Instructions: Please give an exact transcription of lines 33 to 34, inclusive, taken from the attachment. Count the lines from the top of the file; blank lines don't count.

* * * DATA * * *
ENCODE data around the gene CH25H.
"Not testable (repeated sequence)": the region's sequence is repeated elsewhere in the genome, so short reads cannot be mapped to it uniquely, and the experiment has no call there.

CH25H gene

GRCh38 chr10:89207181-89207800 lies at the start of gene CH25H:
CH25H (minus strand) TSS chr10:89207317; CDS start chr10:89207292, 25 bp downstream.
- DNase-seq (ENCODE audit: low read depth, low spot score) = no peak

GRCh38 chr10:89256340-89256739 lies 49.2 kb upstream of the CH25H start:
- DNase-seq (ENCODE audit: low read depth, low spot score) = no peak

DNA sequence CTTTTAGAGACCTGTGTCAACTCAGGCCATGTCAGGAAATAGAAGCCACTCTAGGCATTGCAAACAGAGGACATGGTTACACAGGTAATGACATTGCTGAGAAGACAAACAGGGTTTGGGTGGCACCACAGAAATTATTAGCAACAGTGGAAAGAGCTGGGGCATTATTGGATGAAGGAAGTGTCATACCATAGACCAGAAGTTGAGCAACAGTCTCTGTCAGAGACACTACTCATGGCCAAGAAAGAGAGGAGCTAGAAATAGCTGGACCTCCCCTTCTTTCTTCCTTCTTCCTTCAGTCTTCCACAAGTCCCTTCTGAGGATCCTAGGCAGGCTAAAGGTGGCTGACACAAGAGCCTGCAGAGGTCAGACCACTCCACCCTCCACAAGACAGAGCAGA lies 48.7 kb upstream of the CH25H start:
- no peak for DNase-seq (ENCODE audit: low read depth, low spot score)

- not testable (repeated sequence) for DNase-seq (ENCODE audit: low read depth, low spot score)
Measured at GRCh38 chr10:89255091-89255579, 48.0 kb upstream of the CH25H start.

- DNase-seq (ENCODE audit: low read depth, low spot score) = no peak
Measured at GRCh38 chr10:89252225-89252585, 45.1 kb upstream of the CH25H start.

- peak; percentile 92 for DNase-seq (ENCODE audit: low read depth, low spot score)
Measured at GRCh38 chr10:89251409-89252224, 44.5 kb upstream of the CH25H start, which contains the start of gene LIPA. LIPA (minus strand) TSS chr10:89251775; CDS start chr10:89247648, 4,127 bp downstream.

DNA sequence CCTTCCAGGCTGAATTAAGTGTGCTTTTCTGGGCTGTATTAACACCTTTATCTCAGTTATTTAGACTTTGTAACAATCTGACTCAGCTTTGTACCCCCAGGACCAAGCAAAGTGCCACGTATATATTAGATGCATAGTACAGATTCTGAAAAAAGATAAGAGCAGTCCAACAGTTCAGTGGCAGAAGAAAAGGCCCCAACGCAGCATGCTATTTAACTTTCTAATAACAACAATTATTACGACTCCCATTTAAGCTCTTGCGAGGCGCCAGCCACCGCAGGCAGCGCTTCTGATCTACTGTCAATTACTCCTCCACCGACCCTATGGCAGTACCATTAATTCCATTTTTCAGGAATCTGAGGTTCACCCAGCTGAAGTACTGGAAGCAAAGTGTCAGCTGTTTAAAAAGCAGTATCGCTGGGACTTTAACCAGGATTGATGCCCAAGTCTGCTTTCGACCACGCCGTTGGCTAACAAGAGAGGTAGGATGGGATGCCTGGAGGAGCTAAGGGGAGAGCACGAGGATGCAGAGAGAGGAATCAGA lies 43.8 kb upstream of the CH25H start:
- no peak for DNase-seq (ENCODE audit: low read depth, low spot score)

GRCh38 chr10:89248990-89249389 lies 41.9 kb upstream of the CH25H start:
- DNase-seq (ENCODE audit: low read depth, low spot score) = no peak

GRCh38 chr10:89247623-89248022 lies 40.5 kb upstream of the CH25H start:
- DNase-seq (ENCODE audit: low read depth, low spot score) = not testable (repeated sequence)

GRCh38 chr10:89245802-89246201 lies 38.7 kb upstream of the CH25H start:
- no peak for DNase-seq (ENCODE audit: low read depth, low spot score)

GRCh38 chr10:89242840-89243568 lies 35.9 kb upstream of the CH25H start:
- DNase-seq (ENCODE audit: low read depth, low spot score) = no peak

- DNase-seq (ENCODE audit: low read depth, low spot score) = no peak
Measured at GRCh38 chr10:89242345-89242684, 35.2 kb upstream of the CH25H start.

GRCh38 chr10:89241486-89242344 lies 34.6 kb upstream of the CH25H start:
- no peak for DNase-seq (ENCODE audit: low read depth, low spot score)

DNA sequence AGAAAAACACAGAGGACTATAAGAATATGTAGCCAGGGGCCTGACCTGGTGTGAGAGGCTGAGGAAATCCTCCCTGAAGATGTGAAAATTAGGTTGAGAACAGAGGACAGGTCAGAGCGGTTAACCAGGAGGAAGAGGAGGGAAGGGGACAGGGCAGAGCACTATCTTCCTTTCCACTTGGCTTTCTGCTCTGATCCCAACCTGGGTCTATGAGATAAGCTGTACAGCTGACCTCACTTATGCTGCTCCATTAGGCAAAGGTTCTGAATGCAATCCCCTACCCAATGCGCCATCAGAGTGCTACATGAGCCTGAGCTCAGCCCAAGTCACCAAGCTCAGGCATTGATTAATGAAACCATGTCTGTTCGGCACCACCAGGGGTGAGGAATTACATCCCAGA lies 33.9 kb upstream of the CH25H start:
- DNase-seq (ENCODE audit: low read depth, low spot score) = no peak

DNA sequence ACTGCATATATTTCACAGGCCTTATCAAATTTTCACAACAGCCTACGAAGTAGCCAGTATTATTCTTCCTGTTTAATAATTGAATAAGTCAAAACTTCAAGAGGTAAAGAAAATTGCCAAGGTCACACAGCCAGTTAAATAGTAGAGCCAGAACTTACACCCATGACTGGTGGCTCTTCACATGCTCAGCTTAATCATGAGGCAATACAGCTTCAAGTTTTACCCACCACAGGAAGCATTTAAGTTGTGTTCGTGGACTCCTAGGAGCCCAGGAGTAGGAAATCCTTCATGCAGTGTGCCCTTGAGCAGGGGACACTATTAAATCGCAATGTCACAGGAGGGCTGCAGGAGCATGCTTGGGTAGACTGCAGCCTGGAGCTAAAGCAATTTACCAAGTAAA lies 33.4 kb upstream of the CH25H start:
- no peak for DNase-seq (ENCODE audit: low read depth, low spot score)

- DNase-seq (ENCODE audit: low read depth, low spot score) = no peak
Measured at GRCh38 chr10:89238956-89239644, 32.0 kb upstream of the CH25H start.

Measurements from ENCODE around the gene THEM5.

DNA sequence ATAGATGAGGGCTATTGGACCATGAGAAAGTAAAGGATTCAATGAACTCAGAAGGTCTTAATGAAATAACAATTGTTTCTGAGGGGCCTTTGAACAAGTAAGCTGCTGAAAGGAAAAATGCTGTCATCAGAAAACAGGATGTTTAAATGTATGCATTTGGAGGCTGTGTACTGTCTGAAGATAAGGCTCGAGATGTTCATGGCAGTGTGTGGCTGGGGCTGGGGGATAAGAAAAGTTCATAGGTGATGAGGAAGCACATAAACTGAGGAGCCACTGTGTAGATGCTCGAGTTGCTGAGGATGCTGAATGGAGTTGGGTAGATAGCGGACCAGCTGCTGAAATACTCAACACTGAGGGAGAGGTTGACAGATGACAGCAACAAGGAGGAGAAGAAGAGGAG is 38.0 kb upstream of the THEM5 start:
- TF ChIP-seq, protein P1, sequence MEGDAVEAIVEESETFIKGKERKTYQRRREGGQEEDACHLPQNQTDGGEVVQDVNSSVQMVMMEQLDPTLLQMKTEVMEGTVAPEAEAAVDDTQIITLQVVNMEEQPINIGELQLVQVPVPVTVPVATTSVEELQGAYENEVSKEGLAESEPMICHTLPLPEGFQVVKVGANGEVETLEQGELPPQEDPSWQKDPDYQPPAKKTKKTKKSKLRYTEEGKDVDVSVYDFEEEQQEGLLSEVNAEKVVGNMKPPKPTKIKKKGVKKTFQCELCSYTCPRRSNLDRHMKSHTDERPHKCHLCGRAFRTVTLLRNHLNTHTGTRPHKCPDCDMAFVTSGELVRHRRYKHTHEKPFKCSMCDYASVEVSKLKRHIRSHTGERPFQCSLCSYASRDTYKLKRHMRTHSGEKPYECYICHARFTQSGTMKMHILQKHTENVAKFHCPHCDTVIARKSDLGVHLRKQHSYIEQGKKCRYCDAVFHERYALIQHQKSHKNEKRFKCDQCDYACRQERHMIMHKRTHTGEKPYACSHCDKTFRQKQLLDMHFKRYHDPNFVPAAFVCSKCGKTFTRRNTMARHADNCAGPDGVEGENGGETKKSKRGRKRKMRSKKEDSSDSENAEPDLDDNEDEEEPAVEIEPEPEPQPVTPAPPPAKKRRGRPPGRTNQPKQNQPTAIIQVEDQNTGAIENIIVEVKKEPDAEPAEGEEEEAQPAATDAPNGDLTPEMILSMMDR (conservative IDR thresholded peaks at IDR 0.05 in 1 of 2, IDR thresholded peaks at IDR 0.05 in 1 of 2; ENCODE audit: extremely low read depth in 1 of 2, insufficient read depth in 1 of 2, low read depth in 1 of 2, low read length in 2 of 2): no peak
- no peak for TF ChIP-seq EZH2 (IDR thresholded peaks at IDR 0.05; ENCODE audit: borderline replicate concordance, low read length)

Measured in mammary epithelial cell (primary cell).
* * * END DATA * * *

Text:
DNA sequence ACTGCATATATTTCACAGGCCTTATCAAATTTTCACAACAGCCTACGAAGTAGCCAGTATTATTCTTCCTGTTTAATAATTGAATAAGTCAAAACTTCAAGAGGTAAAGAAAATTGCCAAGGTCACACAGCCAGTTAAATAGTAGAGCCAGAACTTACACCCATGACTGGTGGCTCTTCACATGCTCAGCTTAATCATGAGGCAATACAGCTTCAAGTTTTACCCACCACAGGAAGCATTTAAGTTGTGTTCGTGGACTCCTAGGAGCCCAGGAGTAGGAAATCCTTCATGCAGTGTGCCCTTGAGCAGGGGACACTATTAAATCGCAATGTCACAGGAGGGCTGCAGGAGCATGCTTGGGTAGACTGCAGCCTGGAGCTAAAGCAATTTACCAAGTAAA lies 33.4 kb upstream of the CH25H start:
- no peak for DNase-seq (ENCODE audit: low read depth, low spot score)